Los Angeles Painting: Formalism to Street Art

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LOS ANGELES PAINTING: Formalism to Street Art

bruno david gallery

LOS ANGELES PAINTING: FORMALISM TO STREET ART Curated by Andi Campognone September 2 – October 7, 2017 Bruno David Gallery 7513 Forsyth Boulevard St. Louis, MO 63105 U.S.A. info@brunodavidgallery.com www.brunodavidgallery.com Owner/Director: Bruno L. David This catalogue was published in conjunction with the exhibition Los Angeles Painting: Formalism to Street Art Editor: Bruno L. David Catalogue Designer: Christina Lu Designer Assistant: Claudia R. David Printed in USA All works courtesy of Bruno David Gallery and the artists Photographs by Bruno David Gallery and the artists Cover image: Justin Bower, Subject Study in the Year of Our Lord, (detail) 2017 Oil on canvas 84 x 72 inches (213.4 x 182.9 cm) First Edition Copyright © 2017 Bruno David Gallery, Inc. All Rights Reserved. No part of this publication may be reproduced or transmitted in any form without the written permission of Bruno David Gallery






Los Angeles, give me some of you! Los Angeles, come to me the way I came to you, my feet over your streets, you pretty town I loved you so much, you sad flower in the sand, you pretty town! -- John Fante LA’s art history is still being written. Recent and present, its old masters are largely still alive, still working. In other words its history is so fresh, it’s still warm. As the scholarship increasingly embraces the monumentality of what the post-war and mid-century generations accomplished, as well as the diversity of international and interdisciplinary influences that have defined it, we see something formulating that is absolutely unique. The LA art community always encouraged and supported interdisciplinary methods and innovative material thought, embracing rather than seeking to tame that which makes the city different than any other in America or indeed on Earth. The new is a bit of a religion out here, but lately, old is becoming new and vice versa as the current generations finally gain enough distance to respond to its legacy. In the Los Angeles context, looking to the past is something of a revolutionary act.

LA is epidemically everywhere and discernible only in glimpses. -- James Ellroy As this exhibition more than makes clear, there really is no monolithic LA look as such. But there is certainly a sensibility. Myriad formal, stylistic, and material links and correspondences are made apparent in the jaunty, daisy-chain flow of the exhibition’s installation; such a richness of visual crosscurrents manifests all the time around here. The exhibition, like the city, presents a score of diversely and distinctly imagined stylistic neighborhoods that merge on the walls, as in the city itself, to form a single place with an inimitable character. Like a surreal yet holistic dream logic, evocative and schematic, enthusiastic and not afraid of beauty, LA is a place where Zen is an obsession, fusion is the paradigm, melancholy is exoticized, and freedom made a fetish.


All life is inherently dangerous. But beyond that, Los Angeles is just a wonderful place to be. -- John Gregory Dunne The Southern California region’s mythological quality of light is both transcendent and oppressive. The stars are blinding on the ground and invisible above the sky. Everyone has a secret, more than one. The whole continent of America is in the rearview mirror; the ocean is everything Jung could wish for and also it is the end, the continent goes this far west and no farther. The sunsets are ridiculous. To walk any road is to be lost, and the scenery is experienced most often from behind glass and steel, at great speed. Space is both flat and endlessly receding, the horizon is hazy and ever-present, geography and terrain are a fact of daily life, navigation requires engagement, patience, instinct, and attention. Hidden treasures appear at random intervals. There’s more than one center -- but there’s only one Los Angeles.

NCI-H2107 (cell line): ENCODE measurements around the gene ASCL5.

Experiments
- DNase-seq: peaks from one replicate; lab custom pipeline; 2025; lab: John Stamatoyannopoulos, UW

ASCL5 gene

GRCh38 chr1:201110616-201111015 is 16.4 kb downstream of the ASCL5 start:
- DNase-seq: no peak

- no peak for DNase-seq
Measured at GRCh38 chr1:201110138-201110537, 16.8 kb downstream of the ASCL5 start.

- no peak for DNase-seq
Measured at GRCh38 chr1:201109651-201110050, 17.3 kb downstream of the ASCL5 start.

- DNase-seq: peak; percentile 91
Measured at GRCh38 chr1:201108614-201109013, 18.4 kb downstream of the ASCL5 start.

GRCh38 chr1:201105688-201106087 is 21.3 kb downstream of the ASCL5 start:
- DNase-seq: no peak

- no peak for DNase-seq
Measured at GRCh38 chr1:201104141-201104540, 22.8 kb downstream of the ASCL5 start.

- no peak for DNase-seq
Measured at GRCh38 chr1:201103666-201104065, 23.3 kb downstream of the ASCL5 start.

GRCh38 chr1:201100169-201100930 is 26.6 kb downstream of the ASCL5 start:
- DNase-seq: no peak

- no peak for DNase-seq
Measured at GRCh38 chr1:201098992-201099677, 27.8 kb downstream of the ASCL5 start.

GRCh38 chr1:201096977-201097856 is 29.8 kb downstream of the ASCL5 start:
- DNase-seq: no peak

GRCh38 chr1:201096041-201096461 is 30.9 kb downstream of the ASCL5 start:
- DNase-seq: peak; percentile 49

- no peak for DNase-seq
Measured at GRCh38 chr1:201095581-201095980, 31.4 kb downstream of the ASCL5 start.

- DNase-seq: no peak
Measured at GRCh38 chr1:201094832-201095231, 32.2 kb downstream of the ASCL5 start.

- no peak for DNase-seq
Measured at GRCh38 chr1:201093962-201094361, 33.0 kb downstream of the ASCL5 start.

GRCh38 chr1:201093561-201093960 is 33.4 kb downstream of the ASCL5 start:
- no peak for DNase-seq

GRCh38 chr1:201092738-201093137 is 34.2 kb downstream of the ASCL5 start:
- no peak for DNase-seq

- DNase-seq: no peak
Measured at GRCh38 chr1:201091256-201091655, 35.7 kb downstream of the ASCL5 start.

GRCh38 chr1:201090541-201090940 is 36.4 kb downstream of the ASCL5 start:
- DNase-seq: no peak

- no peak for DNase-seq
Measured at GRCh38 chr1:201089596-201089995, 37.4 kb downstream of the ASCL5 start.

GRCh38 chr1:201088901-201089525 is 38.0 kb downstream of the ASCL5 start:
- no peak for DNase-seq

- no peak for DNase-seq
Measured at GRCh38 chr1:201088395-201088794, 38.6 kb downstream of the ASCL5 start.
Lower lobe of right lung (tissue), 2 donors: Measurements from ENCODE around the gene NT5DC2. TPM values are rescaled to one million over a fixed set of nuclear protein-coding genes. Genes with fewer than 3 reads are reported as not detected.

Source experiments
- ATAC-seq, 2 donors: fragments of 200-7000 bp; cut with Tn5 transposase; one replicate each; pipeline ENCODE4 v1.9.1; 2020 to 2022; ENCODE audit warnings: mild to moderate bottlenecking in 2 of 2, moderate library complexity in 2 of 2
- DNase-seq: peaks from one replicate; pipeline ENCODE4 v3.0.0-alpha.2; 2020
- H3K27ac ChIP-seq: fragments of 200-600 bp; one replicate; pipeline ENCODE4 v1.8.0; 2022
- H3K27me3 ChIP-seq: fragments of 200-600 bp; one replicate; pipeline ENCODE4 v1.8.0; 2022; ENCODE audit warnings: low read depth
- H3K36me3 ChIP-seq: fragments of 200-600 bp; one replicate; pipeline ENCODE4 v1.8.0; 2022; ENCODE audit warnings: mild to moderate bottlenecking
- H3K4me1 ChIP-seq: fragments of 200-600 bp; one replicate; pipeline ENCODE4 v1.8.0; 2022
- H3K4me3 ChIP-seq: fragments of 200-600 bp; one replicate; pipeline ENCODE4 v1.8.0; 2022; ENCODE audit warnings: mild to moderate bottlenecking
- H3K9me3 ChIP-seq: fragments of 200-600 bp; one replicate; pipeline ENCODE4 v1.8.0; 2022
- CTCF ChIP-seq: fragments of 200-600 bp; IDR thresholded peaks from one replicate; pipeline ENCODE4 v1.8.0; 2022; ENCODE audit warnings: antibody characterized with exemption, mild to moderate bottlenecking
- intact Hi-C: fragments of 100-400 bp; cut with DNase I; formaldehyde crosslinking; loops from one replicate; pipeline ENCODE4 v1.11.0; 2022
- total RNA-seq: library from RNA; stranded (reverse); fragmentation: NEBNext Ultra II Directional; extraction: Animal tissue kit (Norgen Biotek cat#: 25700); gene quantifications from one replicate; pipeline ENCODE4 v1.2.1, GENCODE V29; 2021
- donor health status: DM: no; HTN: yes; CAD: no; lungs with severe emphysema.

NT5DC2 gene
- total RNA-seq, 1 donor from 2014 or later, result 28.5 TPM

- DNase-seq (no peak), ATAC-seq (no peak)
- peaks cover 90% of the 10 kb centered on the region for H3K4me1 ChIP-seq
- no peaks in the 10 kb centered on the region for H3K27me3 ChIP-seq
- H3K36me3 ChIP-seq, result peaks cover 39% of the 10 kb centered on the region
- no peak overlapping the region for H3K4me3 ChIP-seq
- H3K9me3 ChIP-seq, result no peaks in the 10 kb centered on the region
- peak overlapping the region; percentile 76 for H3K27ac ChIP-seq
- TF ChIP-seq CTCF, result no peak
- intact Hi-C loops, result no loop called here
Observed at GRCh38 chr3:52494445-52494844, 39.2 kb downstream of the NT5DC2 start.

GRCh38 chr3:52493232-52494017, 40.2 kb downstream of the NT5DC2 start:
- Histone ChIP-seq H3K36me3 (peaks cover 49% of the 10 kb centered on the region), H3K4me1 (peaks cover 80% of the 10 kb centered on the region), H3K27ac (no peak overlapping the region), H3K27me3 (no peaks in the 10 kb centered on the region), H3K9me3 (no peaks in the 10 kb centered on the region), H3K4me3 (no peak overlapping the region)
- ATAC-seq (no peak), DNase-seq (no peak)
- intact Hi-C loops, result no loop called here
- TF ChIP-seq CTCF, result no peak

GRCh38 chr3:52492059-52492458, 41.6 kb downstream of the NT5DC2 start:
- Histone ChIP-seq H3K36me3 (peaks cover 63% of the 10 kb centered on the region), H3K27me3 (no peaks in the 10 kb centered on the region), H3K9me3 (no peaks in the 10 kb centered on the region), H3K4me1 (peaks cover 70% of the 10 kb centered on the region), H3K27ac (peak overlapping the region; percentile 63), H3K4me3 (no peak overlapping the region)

Tip the world over on its side and everything loose will land in Los Angeles. -- Frank Lloyd Wright The 21 artists assembled for this show employ a range of stylistic modes that includes but is not limited to abstract expressionism, hard-edge geometry, optical illusion, color theory, conceptual and allegorical portraiture, narrative symbolism, experimental materialism, science fiction, spiritualism, surrealism, feminism, and emotive, process-based landscape. Flavors of Pop, Modernism, Op Art, Photorealism, Light & Space, Pattern & Decoration, Street Art, Chicanismo, Futurism, Orientalism, folk art, and more all make themselves felt. Curator Paul Schimmel once told me that Los Angeles is “the westernmost city in Europe, the easternmost city in Asia, and the northernmost city in South America,” and I think that’s right. LA’s is a hybrid profile in every regard, but its units form a family of artists who live to blur boundaries and push right past them altogether, to form a more perfect synthesis of everything the whole world has to offer. It’s wild.


Los Angeles gives one the feeling of the future more strongly than any city I know of. -- Henry Miller Los Angeles has a thing for contradictions -- for the surface and what’s underneath, for structure versus change, for what’s behind the curtain, for the play sunshine and shade, for the fantasy of the landscape defying the reality of the land. It is city that is sometimes more like an idea of a place, but it never stops reminding you of just how physical it is. Reality is a state of mind here, it’s malleable. For that reason, as well as the prevalence of world-class art schools and once-plentiful affordable studio space, coming here is always a story of reinvention, personal and in general; it’s about making yourself your own, and making the world again according to the desires of your vision. It’s a city whose destiny has always been to imagine the future on behalf of America. Across their differences, each of these 21 painters takes that duty as seriously as an earthquake.

Shana Nys Dambrot is a Los Angeles-based writer, art critic, curator, and artist. She is the Los Angeles Editor for Whitehot Magazine, Contributing Editor to Art Ltd., and a contributor to KCET’s Artbound, Flaunt, Huffington Post, The Creators Project, Fabrik, VS. Magazine, Palm Springs Life, and Porter & Sail. She studied Art History at Vassar College, writes short fiction, and speaks in public at galleries, schools, and cultural institutions nationally. This text is one in a series of the gallery’s exhibitions written by fellow gallery artists and friends.